I don’t know if I can express to you just how apropos it was to see this video pop up as the latest post on City Farmer News, which is currently set as my browser homepage. I was
procrastinating checking my email, you see, between paragraphs of the paper I’m writing as part of my comprehensive exam requirements. It’s meant to be an exhaustive rigorous literature search on a particular topic that is relevant to one’s currently-ephemeral dissertation. I’m writing on animals.
More specifically, my paper is about how environmental historians have written animals into their histories, spanning topics as disparate (though they’re not that disparate-that’s my point!) as colonial biological exchange, working animals, animals as food, ‘wildlife,’ and urban animals, to name a few. (The implication of the cheeky video is that cows are not appropriately urban but this belief is a recent historical development.)
Really, this post is not procrastination so much as an attempt to get my thoughts in order. I’ve been trying to be all zen-like about the writing process by invoking Thomas G. Andrews, a historian who ruminates (ha!) on animals and pedagogy in a 2010 issue of Radical History Review. He writes:
“Failure is a generous pedagogue-in teaching as in life….we serve our students best when we eschew pedagogical safety, bid failure into our classrooms, and try as best we can to learn from whatever happens next.”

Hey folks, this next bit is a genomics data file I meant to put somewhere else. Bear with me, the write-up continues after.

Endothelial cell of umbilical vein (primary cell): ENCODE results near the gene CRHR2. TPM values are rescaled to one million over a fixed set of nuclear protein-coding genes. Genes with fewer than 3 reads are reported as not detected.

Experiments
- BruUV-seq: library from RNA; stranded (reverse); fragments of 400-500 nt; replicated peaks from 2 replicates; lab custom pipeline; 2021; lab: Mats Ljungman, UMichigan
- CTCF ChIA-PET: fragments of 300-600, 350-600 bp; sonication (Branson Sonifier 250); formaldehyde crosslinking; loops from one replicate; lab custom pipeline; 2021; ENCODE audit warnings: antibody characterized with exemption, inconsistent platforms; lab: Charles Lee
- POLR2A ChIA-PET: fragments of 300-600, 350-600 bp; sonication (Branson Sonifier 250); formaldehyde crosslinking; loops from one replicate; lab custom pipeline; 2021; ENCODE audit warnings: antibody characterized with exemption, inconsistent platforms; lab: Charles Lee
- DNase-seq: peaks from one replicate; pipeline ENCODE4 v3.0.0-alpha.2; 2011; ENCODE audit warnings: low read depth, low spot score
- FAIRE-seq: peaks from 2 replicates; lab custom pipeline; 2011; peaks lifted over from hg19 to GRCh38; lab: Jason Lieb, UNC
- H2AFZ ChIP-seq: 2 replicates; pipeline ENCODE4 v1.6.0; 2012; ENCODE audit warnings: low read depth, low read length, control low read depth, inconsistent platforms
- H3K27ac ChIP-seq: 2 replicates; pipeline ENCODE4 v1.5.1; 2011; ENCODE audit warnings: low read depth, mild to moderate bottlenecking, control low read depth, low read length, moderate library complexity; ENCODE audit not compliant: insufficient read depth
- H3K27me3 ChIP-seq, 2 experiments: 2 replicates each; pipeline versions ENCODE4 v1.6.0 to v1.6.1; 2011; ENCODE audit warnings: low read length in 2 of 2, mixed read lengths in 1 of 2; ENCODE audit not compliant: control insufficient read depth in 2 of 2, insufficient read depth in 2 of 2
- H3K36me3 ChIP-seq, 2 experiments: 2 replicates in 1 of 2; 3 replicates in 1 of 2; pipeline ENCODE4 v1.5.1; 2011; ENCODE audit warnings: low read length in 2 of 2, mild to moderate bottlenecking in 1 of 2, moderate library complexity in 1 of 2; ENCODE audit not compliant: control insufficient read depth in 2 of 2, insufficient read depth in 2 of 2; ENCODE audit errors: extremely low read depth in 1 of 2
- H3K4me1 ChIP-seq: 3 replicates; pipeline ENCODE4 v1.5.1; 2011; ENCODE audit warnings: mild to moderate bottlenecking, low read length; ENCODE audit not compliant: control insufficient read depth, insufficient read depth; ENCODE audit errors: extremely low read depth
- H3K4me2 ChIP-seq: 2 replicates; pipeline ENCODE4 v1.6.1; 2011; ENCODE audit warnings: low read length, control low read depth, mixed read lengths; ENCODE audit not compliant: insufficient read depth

I’m certain the same goes for essay writing, though it’s only recently that I’ve begun to consider what ambitious and pedagogically ‘rich’ academic writing might look like. It’s not quite working. I’ve been hammering out words (3288 at last count) and each and every one feels like a failure. Am I being melodramatic? Okay, the writing feels forced, unnatural, an awkward mish-mash of academic-speak and whimsy. I’m trying to be all zen-like, putting down sentence after sentence and ‘bidding failure’ into this paper. But I’m afraid of failure (not the grading kind, but the perfectionist kind), and clearly bad at zen. When I express such concerns, most people raise their eyebrows, give a soft cluck of the tongue, and reply: ‘You always say this. The paper will be just fine.’
They’re right, but that’s the problem. I fear this paper will turn out like most others I write: technically sound and thoroughly researched with one or two semi-compelling ideas. While valuable, these skills they hardly make for an exciting read.
In my paper I suggest that the animal subfield of environmental history has consistently eluded any significant discussion about the ‘nature’ of animal agency, even though most scholars invoke it as a key causal component in their histories. They treat it differently than human agency in that animal agency is read through effect only, through unintended consequences. The most common way of doing this is by stressing animals’ mobility. Agency is thus reduced to movement, to innate function.
The effect is that the literature can conveniently sidestep some pretty fundamental moral questions by re-objectifying animals (wittingly or otherwise). It’s not just questions about animal ethics that are obscured, but ones about the desirability of politically active historical engagement. Hence my wry smile at the video. There are the cows, being mobile. Or are they, perhaps, mobilizing?
Anyway, such debates have prompted me to email my supervisor (repeatedly) about how I might craft my dissertation, with the latest note proclaiming I’ll write a chapter from the perspective of a cow, to which he replied, “A chapter from the cow’s perspective is fine, but NOT if it’s written in the first person.”